Shootings are an epidemic in the US, but federal funding for research into gun violence has been in a deep freeze since 1996, thanks in part to the NRA-backed Dickey Amendment, which prevents the Center for Disease Control from pursuing research “to advocate or promote gun control.”
By Jordan Pearson | MOTHERBOARD
Basically, humans can’t get money to research the problem of gun violence in the US. To get around this, some scientists want machines to do the job.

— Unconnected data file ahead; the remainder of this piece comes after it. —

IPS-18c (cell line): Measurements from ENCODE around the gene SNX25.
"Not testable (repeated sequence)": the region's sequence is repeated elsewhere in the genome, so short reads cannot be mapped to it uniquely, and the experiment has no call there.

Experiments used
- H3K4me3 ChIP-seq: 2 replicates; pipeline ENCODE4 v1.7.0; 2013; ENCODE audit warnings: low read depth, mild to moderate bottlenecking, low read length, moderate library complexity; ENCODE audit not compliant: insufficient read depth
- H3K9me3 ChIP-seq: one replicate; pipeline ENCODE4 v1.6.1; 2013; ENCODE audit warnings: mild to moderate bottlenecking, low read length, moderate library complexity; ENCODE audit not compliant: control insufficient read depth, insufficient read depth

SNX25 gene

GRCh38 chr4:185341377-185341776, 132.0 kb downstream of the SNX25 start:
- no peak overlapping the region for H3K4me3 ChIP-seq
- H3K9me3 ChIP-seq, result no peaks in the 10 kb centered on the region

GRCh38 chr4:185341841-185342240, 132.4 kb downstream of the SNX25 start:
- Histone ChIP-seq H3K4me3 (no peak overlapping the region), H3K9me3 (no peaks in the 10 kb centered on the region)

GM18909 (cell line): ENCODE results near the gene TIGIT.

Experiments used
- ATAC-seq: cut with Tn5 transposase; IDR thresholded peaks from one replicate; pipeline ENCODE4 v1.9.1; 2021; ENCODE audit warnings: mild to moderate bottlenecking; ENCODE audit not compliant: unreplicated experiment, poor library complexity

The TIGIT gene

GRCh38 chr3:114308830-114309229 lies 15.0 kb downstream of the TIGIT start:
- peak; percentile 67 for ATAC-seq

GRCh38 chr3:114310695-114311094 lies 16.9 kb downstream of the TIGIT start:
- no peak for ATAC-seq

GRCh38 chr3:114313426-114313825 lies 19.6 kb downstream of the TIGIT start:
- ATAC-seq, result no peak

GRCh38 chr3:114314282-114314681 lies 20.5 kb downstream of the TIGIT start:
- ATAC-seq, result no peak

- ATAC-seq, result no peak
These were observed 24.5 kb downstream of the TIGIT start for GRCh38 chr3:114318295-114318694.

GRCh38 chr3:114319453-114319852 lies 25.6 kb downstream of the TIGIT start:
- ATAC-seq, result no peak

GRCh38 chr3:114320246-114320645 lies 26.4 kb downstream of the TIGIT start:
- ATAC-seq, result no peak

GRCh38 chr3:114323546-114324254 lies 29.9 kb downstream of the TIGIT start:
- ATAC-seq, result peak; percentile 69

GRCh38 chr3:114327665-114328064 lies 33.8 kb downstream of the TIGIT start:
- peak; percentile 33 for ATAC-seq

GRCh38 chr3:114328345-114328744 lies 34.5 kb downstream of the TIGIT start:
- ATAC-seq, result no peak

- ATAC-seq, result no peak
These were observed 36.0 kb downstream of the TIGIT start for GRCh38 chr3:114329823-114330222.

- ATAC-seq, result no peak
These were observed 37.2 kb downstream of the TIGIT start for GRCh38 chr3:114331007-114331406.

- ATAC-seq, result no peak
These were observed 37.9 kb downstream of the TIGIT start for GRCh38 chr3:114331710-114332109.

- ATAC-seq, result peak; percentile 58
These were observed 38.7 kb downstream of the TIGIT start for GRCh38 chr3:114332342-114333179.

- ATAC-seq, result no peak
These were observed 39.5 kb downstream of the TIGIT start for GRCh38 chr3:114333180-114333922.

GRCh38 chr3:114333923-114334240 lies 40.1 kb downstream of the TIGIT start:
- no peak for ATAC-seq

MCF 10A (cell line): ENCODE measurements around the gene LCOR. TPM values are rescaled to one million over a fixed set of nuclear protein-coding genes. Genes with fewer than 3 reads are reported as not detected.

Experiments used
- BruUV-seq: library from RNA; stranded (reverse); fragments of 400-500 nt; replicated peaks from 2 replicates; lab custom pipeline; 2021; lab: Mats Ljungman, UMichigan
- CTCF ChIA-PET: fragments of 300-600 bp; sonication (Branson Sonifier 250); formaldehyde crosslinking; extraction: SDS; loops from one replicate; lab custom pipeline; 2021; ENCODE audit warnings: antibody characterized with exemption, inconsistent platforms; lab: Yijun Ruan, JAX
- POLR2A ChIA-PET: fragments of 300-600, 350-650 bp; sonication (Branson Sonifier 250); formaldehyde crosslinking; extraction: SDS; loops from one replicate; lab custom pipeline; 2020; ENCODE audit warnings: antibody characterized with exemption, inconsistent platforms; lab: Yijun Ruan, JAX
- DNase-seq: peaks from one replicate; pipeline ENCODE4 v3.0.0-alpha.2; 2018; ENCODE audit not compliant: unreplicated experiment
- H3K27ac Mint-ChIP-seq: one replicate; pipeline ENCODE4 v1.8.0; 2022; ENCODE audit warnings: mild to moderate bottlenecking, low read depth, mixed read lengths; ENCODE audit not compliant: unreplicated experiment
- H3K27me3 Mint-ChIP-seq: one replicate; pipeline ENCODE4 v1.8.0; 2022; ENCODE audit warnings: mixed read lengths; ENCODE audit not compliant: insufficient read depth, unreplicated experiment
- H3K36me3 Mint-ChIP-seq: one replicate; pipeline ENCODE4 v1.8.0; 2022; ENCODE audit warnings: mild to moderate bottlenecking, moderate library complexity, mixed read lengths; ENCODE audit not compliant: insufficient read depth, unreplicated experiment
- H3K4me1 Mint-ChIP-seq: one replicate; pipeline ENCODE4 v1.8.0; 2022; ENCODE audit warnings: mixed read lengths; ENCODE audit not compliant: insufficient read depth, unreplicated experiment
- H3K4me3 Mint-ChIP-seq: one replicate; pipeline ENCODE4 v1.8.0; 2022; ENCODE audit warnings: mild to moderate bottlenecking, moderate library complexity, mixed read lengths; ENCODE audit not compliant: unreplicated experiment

On September 25, University of Pennsylvania computer scientists Ellie Pavlick and Chris Callison-Burch unveiled a new, human-annotated database of gun violence incidents in the US at the Bloomberg Data for Good Exchange Conference in New York. The database was created by workers on Amazon’s Mechanical Turk platform, and carefully highlights information from thousands of news articles over the course of several years, Pavlick told me in an interview.